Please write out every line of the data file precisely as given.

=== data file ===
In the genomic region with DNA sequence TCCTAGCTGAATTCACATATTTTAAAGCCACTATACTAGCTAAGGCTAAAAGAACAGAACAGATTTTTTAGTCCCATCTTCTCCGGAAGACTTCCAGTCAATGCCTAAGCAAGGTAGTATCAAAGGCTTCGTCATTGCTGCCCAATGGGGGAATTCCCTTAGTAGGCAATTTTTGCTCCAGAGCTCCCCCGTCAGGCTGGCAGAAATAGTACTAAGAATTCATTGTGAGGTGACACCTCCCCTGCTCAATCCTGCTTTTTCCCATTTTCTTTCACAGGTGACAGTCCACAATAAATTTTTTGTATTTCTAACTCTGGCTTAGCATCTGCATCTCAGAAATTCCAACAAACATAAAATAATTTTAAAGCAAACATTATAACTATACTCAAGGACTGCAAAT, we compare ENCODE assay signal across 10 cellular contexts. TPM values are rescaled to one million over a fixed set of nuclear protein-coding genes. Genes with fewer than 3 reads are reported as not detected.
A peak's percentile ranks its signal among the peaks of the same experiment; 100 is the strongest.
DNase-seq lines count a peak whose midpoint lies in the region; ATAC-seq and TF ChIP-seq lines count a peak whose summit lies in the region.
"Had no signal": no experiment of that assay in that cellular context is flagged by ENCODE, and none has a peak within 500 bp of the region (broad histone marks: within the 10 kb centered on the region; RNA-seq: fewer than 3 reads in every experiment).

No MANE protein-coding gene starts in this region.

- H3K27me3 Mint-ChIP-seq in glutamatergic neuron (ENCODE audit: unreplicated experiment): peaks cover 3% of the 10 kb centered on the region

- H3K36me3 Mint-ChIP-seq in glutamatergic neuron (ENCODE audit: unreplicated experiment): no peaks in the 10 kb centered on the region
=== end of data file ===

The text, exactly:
In the genomic region with DNA sequence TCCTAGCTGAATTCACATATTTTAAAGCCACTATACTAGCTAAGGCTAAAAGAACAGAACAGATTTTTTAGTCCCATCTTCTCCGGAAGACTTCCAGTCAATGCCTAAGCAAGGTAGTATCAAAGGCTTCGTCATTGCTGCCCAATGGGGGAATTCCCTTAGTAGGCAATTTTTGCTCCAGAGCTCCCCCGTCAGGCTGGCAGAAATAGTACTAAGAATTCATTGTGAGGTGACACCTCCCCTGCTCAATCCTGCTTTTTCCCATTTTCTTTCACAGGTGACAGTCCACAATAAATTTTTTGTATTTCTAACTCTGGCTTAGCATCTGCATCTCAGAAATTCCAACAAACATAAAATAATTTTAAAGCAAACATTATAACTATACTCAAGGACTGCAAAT, we compare ENCODE assay signal across 10 cellular contexts. TPM values are rescaled to one million over a fixed set of nuclear protein-coding genes. Genes with fewer than 3 reads are reported as not detected.
A peak's percentile ranks its signal among the peaks of the same experiment; 100 is the strongest.
DNase-seq lines count a peak whose midpoint lies in the region; ATAC-seq and TF ChIP-seq lines count a peak whose summit lies in the region.
"Had no signal": no experiment of that assay in that cellular context is flagged by ENCODE, and none has a peak within 500 bp of the region (broad histone marks: within the 10 kb centered on the region; RNA-seq: fewer than 3 reads in every experiment).

No MANE protein-coding gene starts in this region.

- H3K27me3 Mint-ChIP-seq in glutamatergic neuron (ENCODE audit: unreplicated experiment): peaks cover 3% of the 10 kb centered on the region

- H3K36me3 Mint-ChIP-seq in glutamatergic neuron (ENCODE audit: unreplicated experiment): no peaks in the 10 kb centered on the region